Thank you so much, Ms. Childs, for allowing me to interview you online. I truly appreciate it, and know that a lot of your fans will enjoy finding out a little something about you. I guess I’d like to start at the very beginning, before any of your three current Cozy Mystery (Tea Shop, Scrapbooking, and Cackleberry Club) Mystery Series were bestsellers.
— What did you do before you were an author?
I was a TV writer/producer for three multi-national ad agencies, then I launched my own advertising and marketing firm. We handled mainly consumer advertising until the tech boom hit. Then we re-launched as Mission Critical Marketing and became one of the first agencies in the country to focus strictly on tech products and business-to-business strategic marketing. Needless to say, it proved to be a very savvy decision!
— Why did you decide to write mysteries, rather than another type of book?
I’m a dyed-in-the-wool mystery lover – always have been. When I was a kid I was the one who told ghost stories around the campfire and snuck into the cemetery on a dare. I grew up watching The Twilight Zone and Alfred Hitchcock Presents and terrified my college roommates with my Ouija Board. How could I not be a mystery writer?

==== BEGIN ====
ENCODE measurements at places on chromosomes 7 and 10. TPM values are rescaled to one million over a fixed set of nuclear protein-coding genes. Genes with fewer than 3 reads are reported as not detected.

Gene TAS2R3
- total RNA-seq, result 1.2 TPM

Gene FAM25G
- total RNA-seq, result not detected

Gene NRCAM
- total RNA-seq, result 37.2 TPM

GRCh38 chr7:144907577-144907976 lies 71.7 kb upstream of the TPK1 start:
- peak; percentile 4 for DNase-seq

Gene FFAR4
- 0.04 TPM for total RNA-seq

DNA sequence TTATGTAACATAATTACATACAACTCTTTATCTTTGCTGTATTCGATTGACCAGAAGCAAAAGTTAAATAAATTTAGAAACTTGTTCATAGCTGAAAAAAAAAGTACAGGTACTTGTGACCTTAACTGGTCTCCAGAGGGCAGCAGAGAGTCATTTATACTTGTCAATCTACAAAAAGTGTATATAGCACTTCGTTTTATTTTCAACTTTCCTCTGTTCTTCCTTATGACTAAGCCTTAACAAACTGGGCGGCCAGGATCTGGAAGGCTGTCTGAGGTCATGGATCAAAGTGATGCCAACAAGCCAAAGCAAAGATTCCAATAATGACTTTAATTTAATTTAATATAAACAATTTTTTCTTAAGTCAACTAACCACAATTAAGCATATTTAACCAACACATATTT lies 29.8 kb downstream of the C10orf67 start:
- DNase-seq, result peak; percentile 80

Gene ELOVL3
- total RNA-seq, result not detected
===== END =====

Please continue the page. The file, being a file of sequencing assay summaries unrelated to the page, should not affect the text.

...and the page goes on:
— Who are you favorite authors?
John Sandford, Mary Higgins Clark, and Stephen King. I learned plotting and internal architecture by tearing Sandford’s thrillers apart and analyzing them. Mary helped give me my start in the business. And Stephen King – his stories just never fail to wow me. They make your stomach drop while having such a gritty realness to them!
— Where do you find all that imagination/ingenuity (to say nothing of time!) to write three successful series with creativity?
My ideas basically come from my imagination – although sometimes a scene or first chapter might be based on a ripped-from-the-headlines event. As far as time goes – there’s never enough. I’m always behind even though I can often produce ten to fifteen pages a day.
— When you start a new mystery, do you plot it out in its entirety or do you let the plot advance as you write it?
I always begin with a doodled out plot on a big sheet of paper. Murder and action scenes are sketched in, so are major characters and suspects. I even color code my suspects so I know they’re hanging in there, rubbing shoulders with my protagonist. When the whole thing seems to gel, I transfer it to my computer and take my outline to about eighty pages. When that feels right, I go back to chapter one and write the book straight through.
— How do you come up with the characters’ names?
I keep a little notebook of interesting names. When I hear one – or see one in an obituary column – I note it for future use. But I never crib the whole name, just the first name or last name.
— How do you deal with the passage of time in a series?
The characters in my books don’t really keep time like you and I do. For example, STEEPED IN EVIL (Tea Shop Mystery #15 ) was released a year after SWEET TEA REVENGE (#14), but the action takes place just two months later. (What a great deal – if I could live my life like that I’d be twenty years younger!)